by Piter Kehoma Boll
Spiders, mites, harvestmen and scorpions are the best known arachnids among the general public. However, another group that has a lot of species, even more than scorpions, is that of the pseudoscorpions. There is a very good chance that some of them are living very close to you, especially if we think of Chelifer cancroides, the house pseudoscorpion.
The name pseudoscorpion comes from the fact that these arachnids resemble scorpions, except for the lack of the tail. They are also much smaller. The house pseudoscorpion is brown and measures only about 0.5 cm in length and, as its name suggests, likes to live in human residences.
Male house pseudoscorpions defend a small territory with a radius of only a few centimeters. They allow females to enter their territory and, during the mating period, begin the courtship behavior, by which they initiate a dance and lead the female to a sperm sac (spermatophore) deposited on the ground. The female picks the spermatophore with her genital orifice and use the sperm to ferilize her eggs.
When the eggs are laid, they remain attached to the female genital pore and are covered collectively by a membrane. When the young hatch from the eggs, they are still larvae and remain inside the sac formed by the membrane covering the eggs. The female then secretes a milk-like substance from her uterus and the larvae feed on it. After molting for the first time, the larvae, now first-instar nymphs, leave the mother and, after three more moltings, reach the adult state.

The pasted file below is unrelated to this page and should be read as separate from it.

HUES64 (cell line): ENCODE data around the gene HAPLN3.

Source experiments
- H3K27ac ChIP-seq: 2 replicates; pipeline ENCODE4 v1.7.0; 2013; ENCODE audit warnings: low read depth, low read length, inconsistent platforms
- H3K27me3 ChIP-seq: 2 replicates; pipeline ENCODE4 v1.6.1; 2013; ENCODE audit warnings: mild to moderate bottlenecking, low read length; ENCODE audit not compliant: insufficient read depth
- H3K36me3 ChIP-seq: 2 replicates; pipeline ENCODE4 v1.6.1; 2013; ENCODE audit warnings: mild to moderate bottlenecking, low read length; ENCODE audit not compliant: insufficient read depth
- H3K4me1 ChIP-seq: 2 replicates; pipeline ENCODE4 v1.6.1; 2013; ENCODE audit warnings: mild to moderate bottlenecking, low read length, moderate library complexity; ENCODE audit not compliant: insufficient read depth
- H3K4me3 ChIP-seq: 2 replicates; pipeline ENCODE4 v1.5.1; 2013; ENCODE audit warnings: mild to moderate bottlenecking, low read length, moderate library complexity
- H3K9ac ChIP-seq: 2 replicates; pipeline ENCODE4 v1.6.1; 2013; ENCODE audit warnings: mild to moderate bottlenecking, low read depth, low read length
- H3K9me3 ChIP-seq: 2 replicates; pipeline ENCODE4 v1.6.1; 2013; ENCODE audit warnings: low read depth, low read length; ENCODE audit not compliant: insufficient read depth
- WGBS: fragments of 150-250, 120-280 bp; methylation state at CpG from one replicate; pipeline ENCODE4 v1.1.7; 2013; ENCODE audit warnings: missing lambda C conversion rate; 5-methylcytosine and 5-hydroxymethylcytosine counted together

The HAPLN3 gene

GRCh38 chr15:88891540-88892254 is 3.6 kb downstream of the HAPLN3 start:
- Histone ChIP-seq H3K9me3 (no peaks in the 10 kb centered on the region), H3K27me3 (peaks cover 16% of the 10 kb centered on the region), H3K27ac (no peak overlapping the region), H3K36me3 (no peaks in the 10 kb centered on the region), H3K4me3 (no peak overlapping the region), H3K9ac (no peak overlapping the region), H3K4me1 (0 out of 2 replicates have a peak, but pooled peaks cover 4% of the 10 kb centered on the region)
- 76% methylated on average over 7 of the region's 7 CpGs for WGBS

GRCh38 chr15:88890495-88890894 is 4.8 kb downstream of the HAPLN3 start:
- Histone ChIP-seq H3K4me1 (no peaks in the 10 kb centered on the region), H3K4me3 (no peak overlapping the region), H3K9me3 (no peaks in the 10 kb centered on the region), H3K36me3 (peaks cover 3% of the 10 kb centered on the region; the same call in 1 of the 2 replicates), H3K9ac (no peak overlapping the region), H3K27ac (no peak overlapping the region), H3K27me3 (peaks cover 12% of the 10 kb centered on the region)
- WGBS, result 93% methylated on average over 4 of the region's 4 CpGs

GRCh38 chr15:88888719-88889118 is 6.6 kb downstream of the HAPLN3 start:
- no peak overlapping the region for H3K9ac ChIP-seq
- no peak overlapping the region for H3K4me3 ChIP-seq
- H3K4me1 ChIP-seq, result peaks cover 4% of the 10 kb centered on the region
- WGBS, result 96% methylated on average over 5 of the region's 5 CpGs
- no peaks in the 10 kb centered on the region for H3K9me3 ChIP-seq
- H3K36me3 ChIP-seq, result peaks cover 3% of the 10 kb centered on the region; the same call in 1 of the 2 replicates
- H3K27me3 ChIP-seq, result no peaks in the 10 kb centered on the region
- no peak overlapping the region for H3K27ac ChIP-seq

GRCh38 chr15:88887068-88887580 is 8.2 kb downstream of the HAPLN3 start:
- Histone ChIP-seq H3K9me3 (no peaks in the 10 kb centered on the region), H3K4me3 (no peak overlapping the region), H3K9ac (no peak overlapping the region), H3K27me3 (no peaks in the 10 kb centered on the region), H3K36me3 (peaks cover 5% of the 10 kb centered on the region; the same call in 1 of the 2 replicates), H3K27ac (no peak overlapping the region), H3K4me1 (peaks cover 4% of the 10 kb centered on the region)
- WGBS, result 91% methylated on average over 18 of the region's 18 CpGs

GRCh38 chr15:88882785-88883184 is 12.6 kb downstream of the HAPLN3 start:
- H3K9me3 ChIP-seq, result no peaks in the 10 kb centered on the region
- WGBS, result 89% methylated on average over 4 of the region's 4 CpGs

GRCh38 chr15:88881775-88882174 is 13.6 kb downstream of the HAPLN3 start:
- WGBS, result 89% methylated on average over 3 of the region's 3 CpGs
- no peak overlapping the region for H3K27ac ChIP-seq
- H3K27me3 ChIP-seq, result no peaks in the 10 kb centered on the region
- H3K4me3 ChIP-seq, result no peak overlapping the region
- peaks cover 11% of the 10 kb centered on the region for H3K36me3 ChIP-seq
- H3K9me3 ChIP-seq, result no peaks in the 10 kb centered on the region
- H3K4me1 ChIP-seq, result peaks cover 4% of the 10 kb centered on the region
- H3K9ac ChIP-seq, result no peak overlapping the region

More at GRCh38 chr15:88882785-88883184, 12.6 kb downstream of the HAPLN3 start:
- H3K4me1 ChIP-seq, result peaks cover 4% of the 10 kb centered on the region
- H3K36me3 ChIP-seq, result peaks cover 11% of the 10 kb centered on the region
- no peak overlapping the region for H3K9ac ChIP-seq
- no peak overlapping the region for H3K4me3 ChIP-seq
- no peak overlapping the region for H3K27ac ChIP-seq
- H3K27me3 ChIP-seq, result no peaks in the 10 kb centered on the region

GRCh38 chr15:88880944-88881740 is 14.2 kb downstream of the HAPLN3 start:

Although it can pass unnoticed most of the time, the house pseudoscorpion is a cosmopolitan and common species living near and insie houses. Its pedipalps, which resemble those of scorpions, are very long and can reach almost 1 cm in length when extended. As most arachnids, they are predators, and their presence in human dwellings can be quite useful as they feed on smaller, annoying creatures, such as mites, bed bugs and booklice.
If you ever find one in your house, be kind and thank them for their service.
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Harvey MS (2014) A review and redescription of the cosmopolitan pseudoscorpion Chelifer cancroides (Pseudoscorpiones: Cheliferidae). Journal of Arachnology 42: 86–104.
Levi HW (1948) Notes on the life history of the pseudoscorpion Chelifer cancroides (Linn.) (Chelonethida). Transactions of the American Microscopical Society 67(3): 290–298. doi: 10.2307/3223197
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